Five times in the House of Commons yesterday the Culture Secretary, Jeremy Hunt, told MPs that the Permanent Secretary (the most senior civil servant) at his Department approved the arrangements for the dealings with the Murdochs over their planned takeover of BSkyB.
Twelve times in the Public Accounts Committee this morning , the Permanent Secretary at the Department for Culture, Media and Sport himself refuses to answer questions about whether he DID approve those arrangements - namely that Adam Smith, Mr Hunt's special adviser who resigned yesterday, could liaise with News International.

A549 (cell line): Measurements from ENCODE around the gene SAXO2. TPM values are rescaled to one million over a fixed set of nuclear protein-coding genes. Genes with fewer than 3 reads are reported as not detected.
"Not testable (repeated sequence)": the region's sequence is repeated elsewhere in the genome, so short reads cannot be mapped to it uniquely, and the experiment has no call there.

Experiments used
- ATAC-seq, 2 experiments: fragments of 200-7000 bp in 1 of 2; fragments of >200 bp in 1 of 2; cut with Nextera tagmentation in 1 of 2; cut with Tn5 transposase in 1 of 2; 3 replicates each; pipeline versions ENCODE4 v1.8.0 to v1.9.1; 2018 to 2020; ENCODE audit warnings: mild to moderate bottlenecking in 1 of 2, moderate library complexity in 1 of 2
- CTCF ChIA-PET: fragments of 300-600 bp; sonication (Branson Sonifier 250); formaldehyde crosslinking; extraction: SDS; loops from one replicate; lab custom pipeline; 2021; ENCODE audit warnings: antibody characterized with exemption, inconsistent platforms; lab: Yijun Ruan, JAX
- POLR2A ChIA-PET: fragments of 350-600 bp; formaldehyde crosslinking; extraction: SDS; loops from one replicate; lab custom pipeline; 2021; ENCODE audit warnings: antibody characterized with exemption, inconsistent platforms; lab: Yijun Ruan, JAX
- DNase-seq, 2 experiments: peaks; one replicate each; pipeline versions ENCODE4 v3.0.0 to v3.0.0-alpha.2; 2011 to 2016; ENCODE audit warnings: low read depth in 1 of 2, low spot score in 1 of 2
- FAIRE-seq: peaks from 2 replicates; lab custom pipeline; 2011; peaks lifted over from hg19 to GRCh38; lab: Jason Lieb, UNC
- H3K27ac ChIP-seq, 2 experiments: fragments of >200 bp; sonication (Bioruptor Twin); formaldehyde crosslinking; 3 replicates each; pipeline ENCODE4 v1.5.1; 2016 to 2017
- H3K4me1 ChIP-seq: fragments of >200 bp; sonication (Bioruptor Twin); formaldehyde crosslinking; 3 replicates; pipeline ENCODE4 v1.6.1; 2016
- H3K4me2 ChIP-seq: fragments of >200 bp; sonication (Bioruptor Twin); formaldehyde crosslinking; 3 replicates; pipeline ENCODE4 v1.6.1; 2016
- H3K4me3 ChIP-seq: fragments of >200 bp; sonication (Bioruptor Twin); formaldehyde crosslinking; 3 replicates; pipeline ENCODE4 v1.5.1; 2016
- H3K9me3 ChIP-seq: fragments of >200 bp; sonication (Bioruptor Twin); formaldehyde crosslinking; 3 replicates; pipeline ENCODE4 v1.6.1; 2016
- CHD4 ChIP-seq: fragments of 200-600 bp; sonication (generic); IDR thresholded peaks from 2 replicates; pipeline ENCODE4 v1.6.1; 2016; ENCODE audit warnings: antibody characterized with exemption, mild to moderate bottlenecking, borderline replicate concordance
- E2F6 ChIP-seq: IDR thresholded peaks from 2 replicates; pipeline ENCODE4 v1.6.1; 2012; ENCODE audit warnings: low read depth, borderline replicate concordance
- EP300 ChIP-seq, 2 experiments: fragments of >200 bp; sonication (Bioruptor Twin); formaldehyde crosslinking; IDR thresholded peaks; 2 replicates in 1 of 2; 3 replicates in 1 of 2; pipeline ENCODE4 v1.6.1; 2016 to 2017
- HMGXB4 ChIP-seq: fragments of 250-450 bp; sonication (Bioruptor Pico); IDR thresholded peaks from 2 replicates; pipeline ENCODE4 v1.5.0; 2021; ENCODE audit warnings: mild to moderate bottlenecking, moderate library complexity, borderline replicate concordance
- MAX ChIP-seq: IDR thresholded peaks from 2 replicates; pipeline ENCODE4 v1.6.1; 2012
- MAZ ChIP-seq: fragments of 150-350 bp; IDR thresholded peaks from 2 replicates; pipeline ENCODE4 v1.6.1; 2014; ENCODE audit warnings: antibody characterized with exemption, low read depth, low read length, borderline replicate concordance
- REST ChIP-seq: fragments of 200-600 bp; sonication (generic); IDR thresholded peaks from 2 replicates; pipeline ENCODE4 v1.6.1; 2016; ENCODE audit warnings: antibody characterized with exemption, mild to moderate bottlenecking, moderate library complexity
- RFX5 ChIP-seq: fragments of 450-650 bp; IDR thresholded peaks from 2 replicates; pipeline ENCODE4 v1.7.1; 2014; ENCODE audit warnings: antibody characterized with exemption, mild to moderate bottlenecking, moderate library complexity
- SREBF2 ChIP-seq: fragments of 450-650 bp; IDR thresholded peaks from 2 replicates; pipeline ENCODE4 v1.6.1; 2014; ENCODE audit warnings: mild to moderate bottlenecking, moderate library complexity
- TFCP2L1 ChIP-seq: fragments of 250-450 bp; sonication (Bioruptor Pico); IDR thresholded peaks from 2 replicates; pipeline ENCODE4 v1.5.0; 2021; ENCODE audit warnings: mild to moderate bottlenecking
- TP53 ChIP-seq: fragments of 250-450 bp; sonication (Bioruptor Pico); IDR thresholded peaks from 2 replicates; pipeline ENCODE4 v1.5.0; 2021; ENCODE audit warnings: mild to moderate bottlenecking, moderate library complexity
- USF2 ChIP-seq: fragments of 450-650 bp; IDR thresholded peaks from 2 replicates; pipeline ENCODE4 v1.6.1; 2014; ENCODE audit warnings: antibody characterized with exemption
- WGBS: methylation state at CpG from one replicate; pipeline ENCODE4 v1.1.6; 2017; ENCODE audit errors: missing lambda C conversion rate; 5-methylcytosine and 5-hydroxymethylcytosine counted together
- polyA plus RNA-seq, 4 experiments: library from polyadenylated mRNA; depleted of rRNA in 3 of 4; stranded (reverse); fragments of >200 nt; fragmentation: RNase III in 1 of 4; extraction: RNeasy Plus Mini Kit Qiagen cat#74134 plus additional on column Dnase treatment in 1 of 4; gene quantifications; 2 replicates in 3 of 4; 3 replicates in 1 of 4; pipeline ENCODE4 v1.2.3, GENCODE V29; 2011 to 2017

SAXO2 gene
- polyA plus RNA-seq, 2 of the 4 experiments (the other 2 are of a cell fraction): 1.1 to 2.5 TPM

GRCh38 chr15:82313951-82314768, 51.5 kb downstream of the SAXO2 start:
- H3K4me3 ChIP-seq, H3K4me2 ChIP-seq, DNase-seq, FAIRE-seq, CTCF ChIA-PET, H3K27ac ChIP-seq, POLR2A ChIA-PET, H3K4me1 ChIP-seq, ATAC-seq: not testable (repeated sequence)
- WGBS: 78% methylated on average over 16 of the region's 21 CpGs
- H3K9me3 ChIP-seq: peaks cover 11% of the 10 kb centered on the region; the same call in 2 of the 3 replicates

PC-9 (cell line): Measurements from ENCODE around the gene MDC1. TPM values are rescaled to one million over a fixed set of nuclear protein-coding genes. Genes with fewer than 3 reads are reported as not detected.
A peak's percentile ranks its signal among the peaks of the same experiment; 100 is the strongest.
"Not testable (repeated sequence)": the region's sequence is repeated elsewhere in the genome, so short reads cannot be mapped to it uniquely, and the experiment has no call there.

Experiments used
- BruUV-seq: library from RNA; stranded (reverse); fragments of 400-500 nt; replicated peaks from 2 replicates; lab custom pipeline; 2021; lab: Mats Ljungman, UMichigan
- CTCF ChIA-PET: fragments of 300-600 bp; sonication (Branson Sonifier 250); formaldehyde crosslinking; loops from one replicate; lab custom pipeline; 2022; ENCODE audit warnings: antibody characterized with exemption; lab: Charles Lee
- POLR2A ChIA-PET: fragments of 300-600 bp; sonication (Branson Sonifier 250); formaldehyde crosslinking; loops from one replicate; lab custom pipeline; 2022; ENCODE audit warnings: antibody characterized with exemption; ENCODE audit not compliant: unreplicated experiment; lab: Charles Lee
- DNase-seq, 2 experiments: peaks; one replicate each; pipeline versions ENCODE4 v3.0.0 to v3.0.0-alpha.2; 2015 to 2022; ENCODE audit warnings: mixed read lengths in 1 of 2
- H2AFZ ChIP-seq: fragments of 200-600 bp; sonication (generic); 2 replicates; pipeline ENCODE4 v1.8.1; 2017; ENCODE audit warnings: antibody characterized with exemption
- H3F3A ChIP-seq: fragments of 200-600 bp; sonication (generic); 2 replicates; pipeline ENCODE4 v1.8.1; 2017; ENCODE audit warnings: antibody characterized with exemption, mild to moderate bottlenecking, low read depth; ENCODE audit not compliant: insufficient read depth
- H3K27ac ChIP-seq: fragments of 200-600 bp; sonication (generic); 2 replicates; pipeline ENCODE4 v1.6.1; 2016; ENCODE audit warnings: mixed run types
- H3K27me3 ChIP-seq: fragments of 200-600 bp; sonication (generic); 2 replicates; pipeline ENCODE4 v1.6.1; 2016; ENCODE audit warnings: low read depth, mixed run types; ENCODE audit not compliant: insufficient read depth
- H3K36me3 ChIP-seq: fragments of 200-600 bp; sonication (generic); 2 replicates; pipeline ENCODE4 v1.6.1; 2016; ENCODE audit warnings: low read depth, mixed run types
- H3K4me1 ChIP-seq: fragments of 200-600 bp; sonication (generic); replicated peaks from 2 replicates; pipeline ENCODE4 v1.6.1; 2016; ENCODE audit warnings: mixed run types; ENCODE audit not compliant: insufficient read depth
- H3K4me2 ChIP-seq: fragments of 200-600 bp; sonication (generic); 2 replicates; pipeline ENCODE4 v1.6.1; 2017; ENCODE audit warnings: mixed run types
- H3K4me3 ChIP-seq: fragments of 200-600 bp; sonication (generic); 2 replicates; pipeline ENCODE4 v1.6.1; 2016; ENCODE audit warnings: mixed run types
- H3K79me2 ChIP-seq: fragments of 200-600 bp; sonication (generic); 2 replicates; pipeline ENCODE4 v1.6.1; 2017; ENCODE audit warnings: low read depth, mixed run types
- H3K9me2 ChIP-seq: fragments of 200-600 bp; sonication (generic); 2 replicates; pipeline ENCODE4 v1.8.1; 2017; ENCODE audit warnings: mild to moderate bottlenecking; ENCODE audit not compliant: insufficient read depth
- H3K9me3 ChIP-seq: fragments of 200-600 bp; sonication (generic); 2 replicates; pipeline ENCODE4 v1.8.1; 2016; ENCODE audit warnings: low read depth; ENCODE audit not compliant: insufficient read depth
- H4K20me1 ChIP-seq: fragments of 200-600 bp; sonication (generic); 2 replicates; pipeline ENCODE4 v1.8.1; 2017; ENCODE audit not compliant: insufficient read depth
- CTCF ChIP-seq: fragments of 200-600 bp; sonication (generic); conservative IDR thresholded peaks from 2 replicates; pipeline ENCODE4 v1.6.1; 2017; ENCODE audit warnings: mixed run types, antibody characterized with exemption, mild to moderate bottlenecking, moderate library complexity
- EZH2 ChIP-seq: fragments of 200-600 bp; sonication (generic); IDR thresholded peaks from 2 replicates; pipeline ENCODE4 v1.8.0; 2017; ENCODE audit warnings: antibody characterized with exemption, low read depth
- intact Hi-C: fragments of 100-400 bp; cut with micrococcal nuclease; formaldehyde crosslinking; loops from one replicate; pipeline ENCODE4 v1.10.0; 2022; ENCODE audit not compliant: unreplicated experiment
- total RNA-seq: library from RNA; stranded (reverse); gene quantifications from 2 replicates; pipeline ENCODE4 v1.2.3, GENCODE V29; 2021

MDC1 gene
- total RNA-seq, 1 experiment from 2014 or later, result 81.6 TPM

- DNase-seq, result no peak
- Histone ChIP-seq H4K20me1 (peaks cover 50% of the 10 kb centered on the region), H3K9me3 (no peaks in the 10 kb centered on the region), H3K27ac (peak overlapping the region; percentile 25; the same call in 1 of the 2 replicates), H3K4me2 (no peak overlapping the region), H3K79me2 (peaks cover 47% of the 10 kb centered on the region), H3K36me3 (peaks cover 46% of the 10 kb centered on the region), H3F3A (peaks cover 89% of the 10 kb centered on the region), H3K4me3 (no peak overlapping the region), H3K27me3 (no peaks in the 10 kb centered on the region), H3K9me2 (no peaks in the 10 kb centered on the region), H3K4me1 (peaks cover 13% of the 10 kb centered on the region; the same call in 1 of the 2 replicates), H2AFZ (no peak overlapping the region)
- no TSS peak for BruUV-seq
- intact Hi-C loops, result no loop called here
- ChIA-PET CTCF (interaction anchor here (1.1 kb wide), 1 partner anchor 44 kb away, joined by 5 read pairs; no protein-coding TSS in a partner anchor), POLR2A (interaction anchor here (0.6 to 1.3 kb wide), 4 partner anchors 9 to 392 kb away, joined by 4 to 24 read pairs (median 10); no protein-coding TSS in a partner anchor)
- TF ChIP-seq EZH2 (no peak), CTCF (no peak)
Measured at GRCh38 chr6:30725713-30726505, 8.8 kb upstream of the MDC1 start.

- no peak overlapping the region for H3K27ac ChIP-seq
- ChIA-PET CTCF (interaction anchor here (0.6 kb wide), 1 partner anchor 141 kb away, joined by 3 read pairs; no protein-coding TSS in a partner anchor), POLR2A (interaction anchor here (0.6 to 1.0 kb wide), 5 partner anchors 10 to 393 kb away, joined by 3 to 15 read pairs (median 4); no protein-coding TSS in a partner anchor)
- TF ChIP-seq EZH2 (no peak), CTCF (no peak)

In a classic piece of "Sir Humphrey" action, Jonathan Stephens finds himself unable to answer the question put to him by MPs.
Instead he refers back to the statements issued by Adam Smith yesterday and throws ahead to the appearance at the Leveson Inquiry of the Secretary of State himself.
Mr Stephens had not arrived at the Committee to answer questions about the Murdoch takeover. He had turned up to be questioned on the £9.3 billion cost of the London Olypmpics.
That said, his Department is very much in the news this week, and it might have been wise had he been prepared to give a more fulfilling answer about the role of the special adviser and his boss.